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Thread: 10 point scale and central limit theorem

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    10 point scale and central limit theorem




    I want to do a comparative analysis between two means of groups. I want to hear opinions on two things.

    1. I asked participants to rate me something on a 10point scale with only text points of reference the beggining and the end of the scale. E.G. do you like tomatoes, rate it from 1 - 10 when 1 is hate it and 10 is super like it. Values should be equidistant and thus i can treat it as an interval scale.

    2. I am expecting that the data won't be normally distributed due to the nature of the problem. Can i however invoke the central limit theorem in order to say that the sampling distribution is going to be the normal? My sample will have at least 50 cases on each group.

    Based on the literature i should be able to claim both of these things but i want to see what the community has to say.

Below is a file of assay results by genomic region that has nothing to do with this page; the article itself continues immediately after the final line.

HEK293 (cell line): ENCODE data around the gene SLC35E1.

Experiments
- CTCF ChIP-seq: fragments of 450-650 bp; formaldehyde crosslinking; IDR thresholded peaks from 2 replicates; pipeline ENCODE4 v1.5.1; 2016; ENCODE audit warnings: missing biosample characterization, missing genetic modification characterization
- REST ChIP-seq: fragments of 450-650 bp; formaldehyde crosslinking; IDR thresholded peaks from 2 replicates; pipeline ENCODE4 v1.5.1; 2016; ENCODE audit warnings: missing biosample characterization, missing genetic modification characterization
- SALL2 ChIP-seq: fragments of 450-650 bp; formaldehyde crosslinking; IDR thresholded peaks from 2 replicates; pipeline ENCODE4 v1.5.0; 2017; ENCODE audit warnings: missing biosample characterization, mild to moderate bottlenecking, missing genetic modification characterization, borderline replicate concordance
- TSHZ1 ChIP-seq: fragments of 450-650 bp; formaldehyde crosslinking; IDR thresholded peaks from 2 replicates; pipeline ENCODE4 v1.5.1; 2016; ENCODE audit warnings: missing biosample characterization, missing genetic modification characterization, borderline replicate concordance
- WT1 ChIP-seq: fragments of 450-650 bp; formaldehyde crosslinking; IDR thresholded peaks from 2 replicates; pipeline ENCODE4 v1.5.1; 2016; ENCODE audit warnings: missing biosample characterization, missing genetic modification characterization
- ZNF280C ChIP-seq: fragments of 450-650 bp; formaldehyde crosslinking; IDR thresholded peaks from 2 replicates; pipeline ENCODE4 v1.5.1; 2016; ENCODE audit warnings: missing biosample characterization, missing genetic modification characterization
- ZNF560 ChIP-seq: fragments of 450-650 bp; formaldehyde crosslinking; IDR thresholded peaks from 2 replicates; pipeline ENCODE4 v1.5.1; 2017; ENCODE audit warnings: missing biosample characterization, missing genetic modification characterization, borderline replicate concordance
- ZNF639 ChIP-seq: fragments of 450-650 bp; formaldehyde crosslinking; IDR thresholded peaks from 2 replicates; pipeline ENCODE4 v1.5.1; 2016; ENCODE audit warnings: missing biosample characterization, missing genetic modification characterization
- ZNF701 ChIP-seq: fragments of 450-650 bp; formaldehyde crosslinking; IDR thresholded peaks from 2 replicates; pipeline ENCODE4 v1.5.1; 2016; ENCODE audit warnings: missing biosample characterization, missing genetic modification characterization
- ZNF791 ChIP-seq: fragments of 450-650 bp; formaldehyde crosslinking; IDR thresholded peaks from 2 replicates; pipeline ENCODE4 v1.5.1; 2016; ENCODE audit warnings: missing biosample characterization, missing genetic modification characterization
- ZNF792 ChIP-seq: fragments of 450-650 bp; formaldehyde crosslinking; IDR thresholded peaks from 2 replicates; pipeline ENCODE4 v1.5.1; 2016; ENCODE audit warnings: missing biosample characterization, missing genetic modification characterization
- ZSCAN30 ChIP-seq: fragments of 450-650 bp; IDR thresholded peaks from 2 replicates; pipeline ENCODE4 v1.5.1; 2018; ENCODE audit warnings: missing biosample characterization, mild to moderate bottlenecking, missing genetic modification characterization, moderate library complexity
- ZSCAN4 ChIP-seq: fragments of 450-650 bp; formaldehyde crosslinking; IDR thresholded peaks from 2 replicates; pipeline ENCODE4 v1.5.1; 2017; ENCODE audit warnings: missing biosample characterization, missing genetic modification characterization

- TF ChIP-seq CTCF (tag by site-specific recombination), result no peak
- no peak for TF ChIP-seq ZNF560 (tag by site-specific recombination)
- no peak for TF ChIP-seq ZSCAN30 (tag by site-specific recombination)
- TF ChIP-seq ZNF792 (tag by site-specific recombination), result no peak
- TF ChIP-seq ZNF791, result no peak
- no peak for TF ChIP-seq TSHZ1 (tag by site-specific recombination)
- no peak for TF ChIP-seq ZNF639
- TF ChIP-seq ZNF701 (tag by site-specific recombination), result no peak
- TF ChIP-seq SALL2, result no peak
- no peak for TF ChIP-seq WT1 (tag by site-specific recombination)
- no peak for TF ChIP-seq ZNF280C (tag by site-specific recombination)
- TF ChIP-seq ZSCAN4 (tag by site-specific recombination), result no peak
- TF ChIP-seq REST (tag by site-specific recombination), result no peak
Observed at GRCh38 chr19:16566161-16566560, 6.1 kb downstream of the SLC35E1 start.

Note: my sample is not a random but a volunteer sample. The central limit requires a random sample but since this is an experimental design where participants are assigned randomly to each group and i am interested in the sampling distribution of each group, i am hoping that this won't be a problem.

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    Re: 10 point scale and central limit theorem

    It probably should be good enough but one thing you could do is some bootstrapping to see if the distribution is good enough.

    Code: 
    # Making some fake data
    a <- rpois(50, 6)
    a[a>=10] <- 10
    
    # Takes a random sample the same size as 'a' from 'a'
    # with replacement, then calculates the mean.
    # Does this 10000 times
    samp <- replicate(10000, mean(sample(a, replace = TRUE)))
    # Examine the distribution.  'samp' should approximate
    # the true sampling distribution so we can use this
    # to assess whether the distribution is close to normal.
    hist(samp)